ASUS ROG CROSSHAIR VIII HERO Testing On Ubuntu 18.04 Linux
Written by Michael Larabel in AMD on 15 July 2019 at 09:17 AM EDT. 25 Comments
AMD --
For those in the market for an AMD X570 high-end motherboard for use with the new Zen 2 processors, the ASUS ROG CROSSHAIR VIII HERO was one of the boards sent out as part of the reviewer's kit and it's been working out quite well.

The ASUS ROG CROSSHAIR VIII HERO is quite feature packed with dual M.2 drives, USB 3.2 Gen2, active chipset heatsink, 2.5 Gbps Ethernet and Gigabit Ethernet (requires kernel patches for the 2.5G controller), and plenty of other connectivity. This motherboard does cost a pretty penny though at around $380 USD.


The ASUS ROG CROSSHAIR VIII HERO has been working out well in our tests sans the Linux systemd/RdRand issue that will soon see a new BIOS release with the fix in place.


This motherboard has also been working out well in the testing we've done so far with FreeBSD 12.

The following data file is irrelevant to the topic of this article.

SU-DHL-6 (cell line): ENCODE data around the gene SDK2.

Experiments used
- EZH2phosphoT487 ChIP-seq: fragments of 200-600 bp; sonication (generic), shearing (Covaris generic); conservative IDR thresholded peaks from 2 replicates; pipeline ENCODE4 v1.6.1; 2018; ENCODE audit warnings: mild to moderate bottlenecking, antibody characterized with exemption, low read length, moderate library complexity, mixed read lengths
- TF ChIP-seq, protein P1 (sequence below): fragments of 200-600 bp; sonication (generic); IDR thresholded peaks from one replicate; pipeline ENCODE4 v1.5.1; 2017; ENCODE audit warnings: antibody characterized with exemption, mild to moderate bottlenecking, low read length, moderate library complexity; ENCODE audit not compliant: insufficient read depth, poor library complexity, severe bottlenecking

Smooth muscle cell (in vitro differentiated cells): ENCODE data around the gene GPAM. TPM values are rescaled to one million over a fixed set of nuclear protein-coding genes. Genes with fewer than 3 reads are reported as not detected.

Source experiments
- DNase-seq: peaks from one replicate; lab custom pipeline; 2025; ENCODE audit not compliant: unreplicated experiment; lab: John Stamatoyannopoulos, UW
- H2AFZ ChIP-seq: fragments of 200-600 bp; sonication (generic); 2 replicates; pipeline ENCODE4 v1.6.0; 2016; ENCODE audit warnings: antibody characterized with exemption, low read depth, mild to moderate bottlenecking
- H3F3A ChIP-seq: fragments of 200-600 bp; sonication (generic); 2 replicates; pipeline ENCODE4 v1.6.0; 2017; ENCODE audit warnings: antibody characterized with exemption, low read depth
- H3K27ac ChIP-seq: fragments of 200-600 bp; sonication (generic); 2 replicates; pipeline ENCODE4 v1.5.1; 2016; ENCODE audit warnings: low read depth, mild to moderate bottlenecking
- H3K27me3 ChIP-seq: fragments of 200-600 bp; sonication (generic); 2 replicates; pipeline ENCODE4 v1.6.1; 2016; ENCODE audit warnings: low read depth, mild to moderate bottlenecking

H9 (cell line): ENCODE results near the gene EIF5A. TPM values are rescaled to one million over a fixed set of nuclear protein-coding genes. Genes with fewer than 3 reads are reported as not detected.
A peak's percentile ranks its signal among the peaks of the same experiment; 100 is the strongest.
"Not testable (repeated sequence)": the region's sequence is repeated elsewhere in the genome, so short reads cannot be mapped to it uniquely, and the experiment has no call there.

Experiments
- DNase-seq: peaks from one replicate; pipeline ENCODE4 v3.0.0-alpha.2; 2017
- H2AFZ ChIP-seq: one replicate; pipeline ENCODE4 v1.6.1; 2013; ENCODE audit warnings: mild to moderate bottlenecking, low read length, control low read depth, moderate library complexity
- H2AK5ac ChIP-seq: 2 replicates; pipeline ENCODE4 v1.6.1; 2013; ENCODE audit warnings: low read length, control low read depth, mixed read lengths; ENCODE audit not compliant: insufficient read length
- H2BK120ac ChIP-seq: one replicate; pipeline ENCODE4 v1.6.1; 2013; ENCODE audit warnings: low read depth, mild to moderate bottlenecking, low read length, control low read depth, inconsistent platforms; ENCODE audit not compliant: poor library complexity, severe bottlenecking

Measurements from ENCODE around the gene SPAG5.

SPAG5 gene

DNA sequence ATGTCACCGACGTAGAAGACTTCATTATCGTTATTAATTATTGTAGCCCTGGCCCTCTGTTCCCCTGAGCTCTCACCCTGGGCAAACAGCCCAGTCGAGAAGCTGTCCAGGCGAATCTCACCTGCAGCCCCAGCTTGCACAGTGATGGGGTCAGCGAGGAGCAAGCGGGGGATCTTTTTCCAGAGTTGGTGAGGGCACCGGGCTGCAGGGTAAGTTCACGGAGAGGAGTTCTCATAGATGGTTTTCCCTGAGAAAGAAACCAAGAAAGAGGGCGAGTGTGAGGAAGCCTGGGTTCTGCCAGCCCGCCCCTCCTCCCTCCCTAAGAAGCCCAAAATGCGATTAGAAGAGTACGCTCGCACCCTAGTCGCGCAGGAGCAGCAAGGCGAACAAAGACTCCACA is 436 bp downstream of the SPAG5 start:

As some reviewers have found some performance differences between the pre-release/reviewer BIOS and the latest production BIOS now available for the Zen 2 launch, I did run some Linux tests. At least in the case of this ASUS motherboard, there hasn't been much of a performance difference between the two BIOS revisions:

It's usually a few percent swing if that in either direction, but the older BIOS was favored in a number of cases.

This may be due to Linux differences around the CPU frequency scaling driver and other kernel factors compared to Windows, but I am currently carrying out more BIOS tests on different AMD X570 motherboards. This Linux BIOS comparison testing from the VIII HERO in full can be found via this OpenBenchmarking.org result file.

There's another week of interesting Zen 2 benchmarks coming up on Phoronix.

About The Author
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Michael Larabel is the principal author of Phoronix.com and founded the site in 2004 with a focus on enriching the Linux hardware experience. Michael has written more than 10,000 articles covering the state of Linux hardware support, Linux performance, graphics drivers, and other topics. Michael is also the lead developer of the Phoronix Test Suite, Phoromatic, and OpenBenchmarking.org automated benchmarking software. He can be followed via Twitter or contacted via MichaelLarabel.com.

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